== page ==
This work focuses on the scalable synthesis and processing of nanostructures in polymer matrix nanocomposites (PMNCs) for applications that require photochemical functionality of these nanostructures. An in situ vapor deposition process using various metal and metal oxide precursors has been used to create a range of nanocomposites that display photochromic and photocatalytic behaviors. Under specific processing conditions, these composites consist of discrete nanoparticles distributed uniformly throughout the bulk of an optically transparent polymer matrix. Incorporating other chemical species as supplementary deposition agents in the synthesis process can modify these particles and produce complicated nanostructures with enhanced properties. In particular, work has been carried out to structure nanoparticles using laser irradiation. Starting with metallic or metal oxide nanoparticles in the polymer matrix, localized chemical vapor deposition in the near-particle environment has been carried out using laser irradiation to decompose chemical precursors leading to the formation of secondary structures surrounding the seed nanoparticles. Control of the spatial and temporal characteristics of the excitation source allows for synthesis of nanocomposites with a high degree of control over the location, composition and size of nanoparticles in the matrix and presents the opportunity to produce patterned materials with spatially varying properties.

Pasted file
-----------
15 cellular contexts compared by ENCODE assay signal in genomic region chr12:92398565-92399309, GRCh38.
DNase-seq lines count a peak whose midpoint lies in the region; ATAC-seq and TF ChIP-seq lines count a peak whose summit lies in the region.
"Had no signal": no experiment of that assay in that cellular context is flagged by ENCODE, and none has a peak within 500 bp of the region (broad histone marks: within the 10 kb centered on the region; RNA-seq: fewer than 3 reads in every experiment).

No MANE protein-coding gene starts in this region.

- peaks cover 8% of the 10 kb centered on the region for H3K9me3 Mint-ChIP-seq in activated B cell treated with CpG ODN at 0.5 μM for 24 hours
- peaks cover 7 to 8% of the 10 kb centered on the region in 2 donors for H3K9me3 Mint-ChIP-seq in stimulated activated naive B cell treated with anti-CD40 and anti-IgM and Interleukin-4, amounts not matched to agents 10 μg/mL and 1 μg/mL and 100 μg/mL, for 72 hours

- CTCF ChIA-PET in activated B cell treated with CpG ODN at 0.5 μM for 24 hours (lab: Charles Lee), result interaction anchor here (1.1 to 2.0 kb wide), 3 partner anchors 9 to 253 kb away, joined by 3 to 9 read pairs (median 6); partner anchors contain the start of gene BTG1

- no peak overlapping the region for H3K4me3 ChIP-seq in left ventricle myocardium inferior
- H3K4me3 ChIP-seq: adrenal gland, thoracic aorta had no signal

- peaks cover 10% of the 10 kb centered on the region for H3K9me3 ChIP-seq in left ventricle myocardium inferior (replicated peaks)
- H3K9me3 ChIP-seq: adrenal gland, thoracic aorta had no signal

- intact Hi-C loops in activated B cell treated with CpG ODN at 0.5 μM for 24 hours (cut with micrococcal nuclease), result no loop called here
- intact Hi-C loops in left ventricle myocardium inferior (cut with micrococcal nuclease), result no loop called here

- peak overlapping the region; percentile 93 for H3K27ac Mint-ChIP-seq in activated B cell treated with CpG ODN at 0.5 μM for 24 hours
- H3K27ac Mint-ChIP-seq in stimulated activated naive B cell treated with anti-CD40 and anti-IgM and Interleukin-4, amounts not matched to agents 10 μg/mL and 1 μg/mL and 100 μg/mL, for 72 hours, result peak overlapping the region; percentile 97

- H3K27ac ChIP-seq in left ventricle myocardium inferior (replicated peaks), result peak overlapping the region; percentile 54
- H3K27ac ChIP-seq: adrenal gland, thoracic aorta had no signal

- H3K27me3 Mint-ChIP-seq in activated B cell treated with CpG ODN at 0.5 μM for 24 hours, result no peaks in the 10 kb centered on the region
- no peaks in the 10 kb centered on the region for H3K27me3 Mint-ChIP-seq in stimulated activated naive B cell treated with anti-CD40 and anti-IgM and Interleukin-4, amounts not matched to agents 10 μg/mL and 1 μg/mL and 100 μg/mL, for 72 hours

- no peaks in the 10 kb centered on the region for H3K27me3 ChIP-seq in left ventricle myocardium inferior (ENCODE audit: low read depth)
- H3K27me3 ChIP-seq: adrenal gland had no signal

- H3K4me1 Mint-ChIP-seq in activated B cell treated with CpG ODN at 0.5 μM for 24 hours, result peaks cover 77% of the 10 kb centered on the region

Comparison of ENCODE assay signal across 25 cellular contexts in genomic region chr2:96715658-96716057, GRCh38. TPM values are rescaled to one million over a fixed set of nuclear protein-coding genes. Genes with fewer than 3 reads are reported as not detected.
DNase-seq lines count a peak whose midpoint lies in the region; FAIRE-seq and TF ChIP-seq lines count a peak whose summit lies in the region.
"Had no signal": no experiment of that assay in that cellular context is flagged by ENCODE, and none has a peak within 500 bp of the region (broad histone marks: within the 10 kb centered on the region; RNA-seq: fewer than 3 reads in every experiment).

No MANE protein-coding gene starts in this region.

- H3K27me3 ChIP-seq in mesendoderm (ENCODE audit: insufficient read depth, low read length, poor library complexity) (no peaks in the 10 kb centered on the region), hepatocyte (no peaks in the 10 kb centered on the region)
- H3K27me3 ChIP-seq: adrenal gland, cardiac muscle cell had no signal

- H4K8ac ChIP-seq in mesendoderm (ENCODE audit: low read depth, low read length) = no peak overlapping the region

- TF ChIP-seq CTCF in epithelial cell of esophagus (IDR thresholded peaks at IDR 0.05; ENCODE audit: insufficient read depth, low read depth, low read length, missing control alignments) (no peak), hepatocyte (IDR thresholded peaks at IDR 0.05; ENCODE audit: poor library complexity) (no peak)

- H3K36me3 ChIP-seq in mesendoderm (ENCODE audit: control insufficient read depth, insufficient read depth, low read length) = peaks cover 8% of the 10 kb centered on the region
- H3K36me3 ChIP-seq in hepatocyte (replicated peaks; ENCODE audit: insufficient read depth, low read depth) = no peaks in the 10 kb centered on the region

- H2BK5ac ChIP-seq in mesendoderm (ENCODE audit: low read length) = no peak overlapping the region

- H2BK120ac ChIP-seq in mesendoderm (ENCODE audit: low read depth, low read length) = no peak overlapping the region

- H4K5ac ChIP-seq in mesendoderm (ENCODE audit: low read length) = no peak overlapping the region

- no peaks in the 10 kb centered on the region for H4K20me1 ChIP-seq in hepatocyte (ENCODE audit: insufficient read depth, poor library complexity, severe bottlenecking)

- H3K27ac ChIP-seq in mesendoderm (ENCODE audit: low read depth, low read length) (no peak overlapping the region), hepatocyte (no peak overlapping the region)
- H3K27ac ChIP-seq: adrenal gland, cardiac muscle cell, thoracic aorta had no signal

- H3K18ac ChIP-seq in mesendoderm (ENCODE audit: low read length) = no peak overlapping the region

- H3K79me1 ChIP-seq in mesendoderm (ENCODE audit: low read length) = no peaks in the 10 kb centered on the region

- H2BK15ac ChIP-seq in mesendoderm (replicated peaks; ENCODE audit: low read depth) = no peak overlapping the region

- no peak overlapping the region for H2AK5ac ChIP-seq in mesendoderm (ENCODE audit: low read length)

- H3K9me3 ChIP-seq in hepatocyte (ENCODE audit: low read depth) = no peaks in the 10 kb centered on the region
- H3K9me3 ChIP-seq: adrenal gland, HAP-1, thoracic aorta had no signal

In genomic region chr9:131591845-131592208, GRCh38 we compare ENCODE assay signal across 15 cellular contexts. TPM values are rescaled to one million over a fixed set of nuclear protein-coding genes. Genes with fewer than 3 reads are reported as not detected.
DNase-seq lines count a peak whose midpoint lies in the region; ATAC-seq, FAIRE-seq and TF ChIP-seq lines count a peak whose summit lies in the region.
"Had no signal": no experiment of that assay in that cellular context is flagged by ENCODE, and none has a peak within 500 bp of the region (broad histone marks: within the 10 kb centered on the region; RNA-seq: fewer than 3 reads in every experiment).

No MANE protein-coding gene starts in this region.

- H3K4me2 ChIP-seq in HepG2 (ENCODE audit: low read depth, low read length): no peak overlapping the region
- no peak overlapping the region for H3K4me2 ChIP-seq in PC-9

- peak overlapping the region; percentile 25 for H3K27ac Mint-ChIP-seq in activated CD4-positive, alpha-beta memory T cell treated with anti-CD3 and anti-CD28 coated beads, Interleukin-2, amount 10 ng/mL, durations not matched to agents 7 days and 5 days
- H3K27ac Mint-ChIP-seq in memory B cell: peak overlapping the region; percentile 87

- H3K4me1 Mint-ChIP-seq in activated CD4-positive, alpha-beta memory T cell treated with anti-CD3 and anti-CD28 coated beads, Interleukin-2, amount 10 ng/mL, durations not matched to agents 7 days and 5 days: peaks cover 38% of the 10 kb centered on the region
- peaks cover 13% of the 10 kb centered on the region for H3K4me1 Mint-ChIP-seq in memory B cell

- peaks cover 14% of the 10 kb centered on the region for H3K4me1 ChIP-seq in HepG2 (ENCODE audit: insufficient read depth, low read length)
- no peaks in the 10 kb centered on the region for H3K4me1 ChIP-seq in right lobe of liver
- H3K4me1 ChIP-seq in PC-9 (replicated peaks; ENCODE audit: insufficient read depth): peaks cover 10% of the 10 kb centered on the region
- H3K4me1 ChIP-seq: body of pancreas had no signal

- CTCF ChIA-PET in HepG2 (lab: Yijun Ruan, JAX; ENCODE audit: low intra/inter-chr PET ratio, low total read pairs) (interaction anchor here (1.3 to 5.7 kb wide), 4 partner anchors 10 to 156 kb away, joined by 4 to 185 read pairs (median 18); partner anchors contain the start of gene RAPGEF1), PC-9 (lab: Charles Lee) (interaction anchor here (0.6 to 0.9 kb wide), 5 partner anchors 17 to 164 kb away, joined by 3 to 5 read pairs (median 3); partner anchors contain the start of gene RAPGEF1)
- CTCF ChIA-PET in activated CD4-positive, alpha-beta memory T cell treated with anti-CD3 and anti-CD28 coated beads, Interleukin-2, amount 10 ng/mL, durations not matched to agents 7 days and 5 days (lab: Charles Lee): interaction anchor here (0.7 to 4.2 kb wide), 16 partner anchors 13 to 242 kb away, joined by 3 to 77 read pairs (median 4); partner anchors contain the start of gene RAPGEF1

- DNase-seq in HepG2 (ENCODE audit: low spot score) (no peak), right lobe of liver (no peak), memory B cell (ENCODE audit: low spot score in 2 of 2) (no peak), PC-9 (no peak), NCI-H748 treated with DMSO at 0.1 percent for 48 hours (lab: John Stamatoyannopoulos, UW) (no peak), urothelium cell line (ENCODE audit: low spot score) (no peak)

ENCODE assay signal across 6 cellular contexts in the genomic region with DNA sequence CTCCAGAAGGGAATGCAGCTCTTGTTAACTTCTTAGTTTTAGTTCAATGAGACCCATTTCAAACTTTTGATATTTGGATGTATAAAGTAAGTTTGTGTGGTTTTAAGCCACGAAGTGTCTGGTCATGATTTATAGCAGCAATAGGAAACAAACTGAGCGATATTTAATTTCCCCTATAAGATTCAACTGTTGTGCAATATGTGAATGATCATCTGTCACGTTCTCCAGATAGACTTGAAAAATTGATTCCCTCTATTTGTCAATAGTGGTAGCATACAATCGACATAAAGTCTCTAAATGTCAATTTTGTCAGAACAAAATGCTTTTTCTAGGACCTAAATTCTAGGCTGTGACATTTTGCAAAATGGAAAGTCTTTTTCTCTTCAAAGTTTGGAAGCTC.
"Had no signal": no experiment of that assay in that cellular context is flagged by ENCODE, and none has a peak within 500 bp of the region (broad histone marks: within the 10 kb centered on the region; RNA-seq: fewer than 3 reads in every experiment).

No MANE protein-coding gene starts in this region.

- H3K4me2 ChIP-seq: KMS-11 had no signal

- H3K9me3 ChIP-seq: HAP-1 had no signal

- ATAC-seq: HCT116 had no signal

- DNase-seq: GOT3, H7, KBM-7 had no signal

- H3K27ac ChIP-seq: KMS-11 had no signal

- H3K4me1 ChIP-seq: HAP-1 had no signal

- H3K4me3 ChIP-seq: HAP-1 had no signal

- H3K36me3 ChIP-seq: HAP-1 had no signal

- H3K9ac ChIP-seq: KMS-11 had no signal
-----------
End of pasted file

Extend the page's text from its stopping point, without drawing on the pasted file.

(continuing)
Laser ultrasonic methods have been used to characterize the elastic behaviors of commercially-available and legacy nuclear graphites. Since ultrasonic techniques are sensitive to various aspects of graphite microstructure including preferred grain orientation, microcrack orientation and porosity, laser ultrasonics is a candidate technique for monitoring graphite degradation and structural integrity in environments expected in high-temperature, gas-cooled nuclear reactors. Aspects of materials texture can be assessed by studying ultrasonic wavespeeds as a function of propagation direction and polarization. Shear wave birefringence measurements, in particular, can be used to evaluate elastic anisotropy. In this work, laser ultrasonic measurements of graphite moduli have been made to provide insight into the relationship between the microstructures and the macroscopic stiffnesses of these materials. In particular, laser ultrasonic measurements have been made using laser line sources to produce shear waves with specific polarizations. By varying the line orientation relative to the sample, shear wave birefringence measurements have been recorded. Results from shear wave birefringence measurements show that an isostatically molded graphite, such as PCIB, behaves isotropically, while an extruded graphite, such as H-451, displays significant ultrasonic texture. Graphites have complicated microstructures that depend on the manufacturing processes used, and ultrasonic texture in these materials could originate from grain orientation and preferred microcrack alignment. Effects on material isotropy due to service related microstructural changes are possible and the ultimate aim of this work is to determine the degree to which these changes can be assessed nondestructively using laser ultrasonics measurements.